On this date: Vandalia Marine saves 5 men in Vietnam battle, which led to Medal of Honor

Joe C. Paul of Vandalia was a hero during the Vietnam War.

For his “fortitude and gallant spirt” in battle, Paul received the Medal of Honor, the nation’s highest award for heroism. He earned the honor for saving five men during a Vietnam War battle on Aug. 18, 1965, which led to his death on Aug. 18, 1965.

The honor was presented to the family in 1967 by Navy Undersecretary Robert B. Baldwin. Baldwin told the tearful parents, “Many would consider him just a teenager, but he was a man. His example will inspire others.”

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Paul enlisted on his 17th birthday, April 26, 1963. He had completed his sophomore year at Stivers High School before enlisting and arrived in Vietnam with his unit on May 7, 1965.

The 19-year-old Marine was killed near Chu Lai in Operation Starlight, the first direct battlefield confrontation between a major U.S. unit and a main force Viet Cong unit.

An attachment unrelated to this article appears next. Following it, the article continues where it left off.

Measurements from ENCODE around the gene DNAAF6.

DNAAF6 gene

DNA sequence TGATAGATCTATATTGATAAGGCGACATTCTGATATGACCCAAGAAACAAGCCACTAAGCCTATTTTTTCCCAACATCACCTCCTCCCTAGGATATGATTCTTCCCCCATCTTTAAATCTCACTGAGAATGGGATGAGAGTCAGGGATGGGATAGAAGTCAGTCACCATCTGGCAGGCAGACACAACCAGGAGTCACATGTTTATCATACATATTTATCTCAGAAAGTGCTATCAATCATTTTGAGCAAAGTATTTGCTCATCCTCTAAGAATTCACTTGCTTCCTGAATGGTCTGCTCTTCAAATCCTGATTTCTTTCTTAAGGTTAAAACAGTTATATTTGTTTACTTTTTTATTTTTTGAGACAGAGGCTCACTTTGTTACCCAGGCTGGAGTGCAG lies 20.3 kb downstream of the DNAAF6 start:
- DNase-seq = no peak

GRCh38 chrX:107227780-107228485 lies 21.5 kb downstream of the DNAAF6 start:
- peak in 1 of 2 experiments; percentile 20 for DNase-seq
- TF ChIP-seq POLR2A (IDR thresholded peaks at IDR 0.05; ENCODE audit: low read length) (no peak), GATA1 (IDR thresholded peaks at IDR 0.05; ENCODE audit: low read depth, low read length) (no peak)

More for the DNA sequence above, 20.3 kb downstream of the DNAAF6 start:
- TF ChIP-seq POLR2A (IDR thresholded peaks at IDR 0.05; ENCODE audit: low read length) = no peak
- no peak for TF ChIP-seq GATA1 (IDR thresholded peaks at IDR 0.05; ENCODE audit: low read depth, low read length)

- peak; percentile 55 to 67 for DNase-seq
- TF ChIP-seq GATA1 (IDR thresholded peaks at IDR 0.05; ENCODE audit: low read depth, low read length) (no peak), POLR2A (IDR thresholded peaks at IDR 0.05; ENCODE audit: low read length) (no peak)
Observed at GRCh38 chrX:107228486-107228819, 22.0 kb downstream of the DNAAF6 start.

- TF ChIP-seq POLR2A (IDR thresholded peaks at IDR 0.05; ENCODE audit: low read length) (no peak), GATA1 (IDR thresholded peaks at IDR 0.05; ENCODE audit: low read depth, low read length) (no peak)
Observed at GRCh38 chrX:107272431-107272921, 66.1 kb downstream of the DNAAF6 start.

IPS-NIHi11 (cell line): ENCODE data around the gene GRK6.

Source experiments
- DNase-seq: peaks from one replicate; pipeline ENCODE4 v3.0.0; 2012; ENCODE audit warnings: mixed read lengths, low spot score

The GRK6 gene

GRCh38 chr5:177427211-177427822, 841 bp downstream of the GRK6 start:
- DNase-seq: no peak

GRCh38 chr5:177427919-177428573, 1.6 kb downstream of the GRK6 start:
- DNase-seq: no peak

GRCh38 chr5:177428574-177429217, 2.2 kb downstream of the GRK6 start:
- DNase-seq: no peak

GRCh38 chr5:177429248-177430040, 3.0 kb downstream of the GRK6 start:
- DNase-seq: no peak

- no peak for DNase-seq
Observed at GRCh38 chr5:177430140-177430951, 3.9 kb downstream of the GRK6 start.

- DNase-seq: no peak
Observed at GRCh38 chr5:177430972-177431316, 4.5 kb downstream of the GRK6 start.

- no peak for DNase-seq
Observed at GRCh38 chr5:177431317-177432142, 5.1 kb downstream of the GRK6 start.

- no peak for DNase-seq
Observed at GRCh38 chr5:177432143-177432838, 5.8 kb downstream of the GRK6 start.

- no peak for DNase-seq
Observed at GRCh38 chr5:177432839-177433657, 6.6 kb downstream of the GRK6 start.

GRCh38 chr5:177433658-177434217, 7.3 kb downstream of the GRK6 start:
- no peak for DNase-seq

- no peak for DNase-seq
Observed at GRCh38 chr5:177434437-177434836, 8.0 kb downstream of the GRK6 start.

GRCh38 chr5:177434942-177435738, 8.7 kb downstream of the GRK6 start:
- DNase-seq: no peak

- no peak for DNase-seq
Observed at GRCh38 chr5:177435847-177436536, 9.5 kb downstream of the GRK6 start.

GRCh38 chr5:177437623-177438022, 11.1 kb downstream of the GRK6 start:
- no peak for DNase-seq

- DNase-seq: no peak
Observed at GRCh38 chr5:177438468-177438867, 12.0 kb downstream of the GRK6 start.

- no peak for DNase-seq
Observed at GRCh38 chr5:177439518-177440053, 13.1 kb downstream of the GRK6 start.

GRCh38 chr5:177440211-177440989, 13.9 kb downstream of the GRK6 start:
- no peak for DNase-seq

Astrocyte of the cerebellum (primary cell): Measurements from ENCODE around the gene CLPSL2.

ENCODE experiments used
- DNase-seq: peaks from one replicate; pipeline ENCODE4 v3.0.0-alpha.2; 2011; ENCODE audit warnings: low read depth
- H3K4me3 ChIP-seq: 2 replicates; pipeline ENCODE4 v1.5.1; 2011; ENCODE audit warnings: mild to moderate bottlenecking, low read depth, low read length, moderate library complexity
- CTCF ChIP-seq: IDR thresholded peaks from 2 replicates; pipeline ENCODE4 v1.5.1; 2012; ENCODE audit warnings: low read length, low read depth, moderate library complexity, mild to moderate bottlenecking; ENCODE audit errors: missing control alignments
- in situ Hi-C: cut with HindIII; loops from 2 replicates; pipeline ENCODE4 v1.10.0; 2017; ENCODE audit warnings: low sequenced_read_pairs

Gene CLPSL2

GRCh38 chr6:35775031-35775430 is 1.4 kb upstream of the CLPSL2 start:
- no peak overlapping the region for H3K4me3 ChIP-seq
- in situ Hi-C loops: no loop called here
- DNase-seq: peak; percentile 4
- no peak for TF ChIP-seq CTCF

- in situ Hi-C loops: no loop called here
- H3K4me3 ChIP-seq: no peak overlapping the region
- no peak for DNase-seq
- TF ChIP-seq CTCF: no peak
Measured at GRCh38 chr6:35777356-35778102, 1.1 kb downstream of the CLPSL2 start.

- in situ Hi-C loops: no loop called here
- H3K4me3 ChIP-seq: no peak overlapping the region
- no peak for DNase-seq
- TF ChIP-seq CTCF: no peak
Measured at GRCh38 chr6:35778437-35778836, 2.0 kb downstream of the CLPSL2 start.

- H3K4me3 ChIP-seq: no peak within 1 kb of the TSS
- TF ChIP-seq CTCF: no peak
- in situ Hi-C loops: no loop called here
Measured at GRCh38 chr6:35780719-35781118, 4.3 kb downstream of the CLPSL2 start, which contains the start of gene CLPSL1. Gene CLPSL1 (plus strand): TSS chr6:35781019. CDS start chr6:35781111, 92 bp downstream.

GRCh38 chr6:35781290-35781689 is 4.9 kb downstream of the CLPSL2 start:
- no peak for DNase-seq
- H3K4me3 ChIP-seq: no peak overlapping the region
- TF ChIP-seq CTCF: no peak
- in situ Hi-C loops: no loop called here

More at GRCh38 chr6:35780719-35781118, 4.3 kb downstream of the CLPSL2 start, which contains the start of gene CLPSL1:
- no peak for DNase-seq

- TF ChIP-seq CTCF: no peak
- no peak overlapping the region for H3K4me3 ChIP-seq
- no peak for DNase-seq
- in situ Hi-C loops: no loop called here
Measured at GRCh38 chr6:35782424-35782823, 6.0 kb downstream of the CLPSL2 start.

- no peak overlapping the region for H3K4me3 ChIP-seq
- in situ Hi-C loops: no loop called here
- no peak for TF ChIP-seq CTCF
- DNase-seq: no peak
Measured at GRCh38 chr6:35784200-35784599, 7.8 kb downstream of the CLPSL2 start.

Paul saw that five men in Company H, 2nd Battalion, 4th Marines, had been injured during a violent battle. Through mortar and rifle fire, Paul shielded the wounded men while they were evacuated.

According the citation that came with the Medal of Honor, “Cpl. Paul, fully aware that his tactics would almost certainly result in serious injury or death to himself, chose to disregard his own safety and boldly dashed across the fire swept rice paddies, placed himself between his wounded comrades and the enemy and delivered effective suppressive fire with his automatic weapon.”

Paul was caught in a barrage of grenades but remained in action even after he was critically wounded. He died the following day.

A Navy Destroyer escort ship, named the U.S.S Paul, was christened by his mother at a launch out of a New Orleans shipyard in 1970. At the time, it was the only ship in the fleet named for an enlisted Marine.

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